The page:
Sunday, March 31, 2013
Memory and Acuity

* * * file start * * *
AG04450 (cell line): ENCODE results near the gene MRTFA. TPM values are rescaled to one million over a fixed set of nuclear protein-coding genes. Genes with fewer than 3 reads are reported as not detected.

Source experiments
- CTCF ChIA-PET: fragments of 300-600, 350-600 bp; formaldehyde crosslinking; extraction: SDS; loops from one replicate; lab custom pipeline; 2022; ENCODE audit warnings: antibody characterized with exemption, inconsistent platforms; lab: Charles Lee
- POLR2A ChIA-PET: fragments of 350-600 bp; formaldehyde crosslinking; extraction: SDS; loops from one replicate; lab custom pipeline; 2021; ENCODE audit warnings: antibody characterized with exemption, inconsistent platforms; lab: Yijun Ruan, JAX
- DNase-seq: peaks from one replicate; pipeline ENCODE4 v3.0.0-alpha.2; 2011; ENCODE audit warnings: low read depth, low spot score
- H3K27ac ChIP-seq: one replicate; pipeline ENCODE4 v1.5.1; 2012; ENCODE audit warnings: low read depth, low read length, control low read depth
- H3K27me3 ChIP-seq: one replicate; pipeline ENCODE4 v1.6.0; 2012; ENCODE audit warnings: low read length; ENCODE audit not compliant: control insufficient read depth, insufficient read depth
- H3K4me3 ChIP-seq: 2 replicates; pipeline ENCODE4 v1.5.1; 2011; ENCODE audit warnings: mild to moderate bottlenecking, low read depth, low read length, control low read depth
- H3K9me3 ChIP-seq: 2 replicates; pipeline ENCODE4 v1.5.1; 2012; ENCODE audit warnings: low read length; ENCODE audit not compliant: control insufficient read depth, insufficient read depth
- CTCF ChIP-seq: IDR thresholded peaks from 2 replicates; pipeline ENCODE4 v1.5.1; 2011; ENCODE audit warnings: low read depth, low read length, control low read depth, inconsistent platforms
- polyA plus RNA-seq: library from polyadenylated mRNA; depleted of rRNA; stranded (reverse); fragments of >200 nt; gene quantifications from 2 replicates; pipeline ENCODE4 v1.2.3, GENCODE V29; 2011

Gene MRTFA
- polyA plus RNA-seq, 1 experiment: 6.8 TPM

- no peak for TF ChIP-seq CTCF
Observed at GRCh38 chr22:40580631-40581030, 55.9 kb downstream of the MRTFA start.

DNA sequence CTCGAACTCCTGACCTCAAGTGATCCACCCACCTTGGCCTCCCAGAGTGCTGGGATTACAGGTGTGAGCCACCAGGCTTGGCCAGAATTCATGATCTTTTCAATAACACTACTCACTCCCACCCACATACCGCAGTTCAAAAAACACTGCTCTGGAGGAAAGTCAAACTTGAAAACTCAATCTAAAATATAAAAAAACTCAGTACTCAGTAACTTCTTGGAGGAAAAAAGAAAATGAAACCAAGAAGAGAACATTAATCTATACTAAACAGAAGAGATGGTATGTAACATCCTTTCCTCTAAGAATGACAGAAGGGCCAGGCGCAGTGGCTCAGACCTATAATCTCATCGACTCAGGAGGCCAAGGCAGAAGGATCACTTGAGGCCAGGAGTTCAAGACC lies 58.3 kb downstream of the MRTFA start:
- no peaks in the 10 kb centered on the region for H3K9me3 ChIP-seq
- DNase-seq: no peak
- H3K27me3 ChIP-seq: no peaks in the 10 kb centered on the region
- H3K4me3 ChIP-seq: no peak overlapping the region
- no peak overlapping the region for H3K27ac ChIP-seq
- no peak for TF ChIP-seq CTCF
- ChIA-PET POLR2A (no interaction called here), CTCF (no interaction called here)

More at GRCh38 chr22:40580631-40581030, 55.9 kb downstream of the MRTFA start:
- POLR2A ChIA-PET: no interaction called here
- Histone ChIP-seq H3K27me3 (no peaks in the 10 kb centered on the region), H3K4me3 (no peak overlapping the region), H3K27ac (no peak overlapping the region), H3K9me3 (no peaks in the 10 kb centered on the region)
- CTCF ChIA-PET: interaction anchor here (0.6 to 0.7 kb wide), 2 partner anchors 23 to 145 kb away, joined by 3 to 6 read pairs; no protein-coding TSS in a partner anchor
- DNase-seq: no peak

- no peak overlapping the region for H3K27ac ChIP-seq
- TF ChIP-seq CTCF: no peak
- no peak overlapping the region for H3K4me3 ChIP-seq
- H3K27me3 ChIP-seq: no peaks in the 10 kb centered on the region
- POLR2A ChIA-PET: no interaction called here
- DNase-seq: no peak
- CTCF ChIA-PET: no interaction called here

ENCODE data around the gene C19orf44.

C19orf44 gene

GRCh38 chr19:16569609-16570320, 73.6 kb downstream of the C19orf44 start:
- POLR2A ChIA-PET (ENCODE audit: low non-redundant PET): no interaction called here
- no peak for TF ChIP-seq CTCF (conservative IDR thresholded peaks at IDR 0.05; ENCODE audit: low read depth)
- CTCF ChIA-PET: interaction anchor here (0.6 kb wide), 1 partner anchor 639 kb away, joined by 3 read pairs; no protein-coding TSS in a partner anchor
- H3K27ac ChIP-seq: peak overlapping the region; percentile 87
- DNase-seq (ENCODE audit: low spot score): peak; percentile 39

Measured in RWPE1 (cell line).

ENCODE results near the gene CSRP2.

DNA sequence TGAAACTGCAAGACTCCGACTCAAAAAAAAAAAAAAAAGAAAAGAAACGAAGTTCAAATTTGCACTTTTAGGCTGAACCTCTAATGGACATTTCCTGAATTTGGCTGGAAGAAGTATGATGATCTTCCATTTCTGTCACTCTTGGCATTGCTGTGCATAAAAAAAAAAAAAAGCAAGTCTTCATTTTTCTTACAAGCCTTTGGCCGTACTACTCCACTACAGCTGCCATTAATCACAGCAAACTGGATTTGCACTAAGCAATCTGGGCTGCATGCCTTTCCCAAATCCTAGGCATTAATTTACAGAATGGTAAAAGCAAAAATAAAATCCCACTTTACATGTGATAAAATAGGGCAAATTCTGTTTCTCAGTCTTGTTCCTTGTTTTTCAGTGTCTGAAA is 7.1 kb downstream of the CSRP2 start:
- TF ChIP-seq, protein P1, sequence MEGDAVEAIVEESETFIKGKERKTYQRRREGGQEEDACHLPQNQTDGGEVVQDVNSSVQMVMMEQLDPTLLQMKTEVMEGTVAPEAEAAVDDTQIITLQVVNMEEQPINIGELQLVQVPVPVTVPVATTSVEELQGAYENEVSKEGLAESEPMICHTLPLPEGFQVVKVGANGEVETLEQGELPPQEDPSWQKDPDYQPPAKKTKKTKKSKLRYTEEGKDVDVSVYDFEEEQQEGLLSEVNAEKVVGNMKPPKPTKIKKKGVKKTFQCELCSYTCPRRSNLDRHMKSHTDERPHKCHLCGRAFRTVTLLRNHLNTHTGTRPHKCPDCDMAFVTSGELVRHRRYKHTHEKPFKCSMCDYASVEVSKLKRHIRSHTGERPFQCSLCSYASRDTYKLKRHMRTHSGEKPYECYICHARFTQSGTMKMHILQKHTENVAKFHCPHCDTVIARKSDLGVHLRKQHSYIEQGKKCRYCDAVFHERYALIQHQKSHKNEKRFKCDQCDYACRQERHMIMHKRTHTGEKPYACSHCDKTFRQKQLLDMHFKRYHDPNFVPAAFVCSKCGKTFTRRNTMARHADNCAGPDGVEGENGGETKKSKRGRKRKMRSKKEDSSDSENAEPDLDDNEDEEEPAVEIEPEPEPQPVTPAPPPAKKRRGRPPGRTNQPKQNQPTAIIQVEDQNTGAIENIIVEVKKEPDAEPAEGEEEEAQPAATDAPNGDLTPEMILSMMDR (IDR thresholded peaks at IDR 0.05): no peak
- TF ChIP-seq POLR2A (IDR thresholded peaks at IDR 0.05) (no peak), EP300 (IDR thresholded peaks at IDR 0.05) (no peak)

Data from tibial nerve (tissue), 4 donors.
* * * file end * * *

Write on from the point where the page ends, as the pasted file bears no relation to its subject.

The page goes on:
My brother Ken, four years younger than me, has a more accurate long term memory of the events of our youth than I do. Whereas I recall the effect of the events on me in fairly vivid detail he had the more acuity for the event itself. I knew enough to know never to argue with him because he was almost always right. I had remembered, I thought, of an event I heard of in 1946. My uncle Edgie had been a prisoner of war in Stalag 8B for 3 and a half years after Dieppe. I was telling Ken's son that in prison Edgie had wagered a fellow prisoner that he could swallow a dead mouse for a dollar. I was telling Ken about this and he said, "No, you are wrong, the bet was that he could bite the mouse in half for a dollar." He did! Now neither Ken nor I have talked about this probably for 60 years but his acuity in the matter does not in any way take account of the horror I felt learning of that event and whether it was biting or swallowing is completely beside the point in my memory of my interior revulsion at the time. So far this little story has nothing elevating or useful to teach, but I have been reading Roger Lundin's book, Emily Dickinson and the Art of Belief. He says," for her, (Emily) memory meant the recollection of intense experiences or encounters rather than the rituals of general commemoration. It usually involved the revival of a sensory impress." In addition, he says, "She was intrigued only by the memory of what went on within the dwelling of her conscious life." I think that may be the difference between Ken and me. He saw and remembered the details of what went on in life vividly but accurately. My recollection of the same facts that I would have heard so long ago, is completely colored by the recall of the feelings. The acuity is swept up by the memory of the feelings which are the more powerful in me. In a world of law, testimony, false memory syndrome, accusation, redemption, recall, feelings, emotion, acuity, and recompense---Justice demands, stick with the reporter rather than the poet.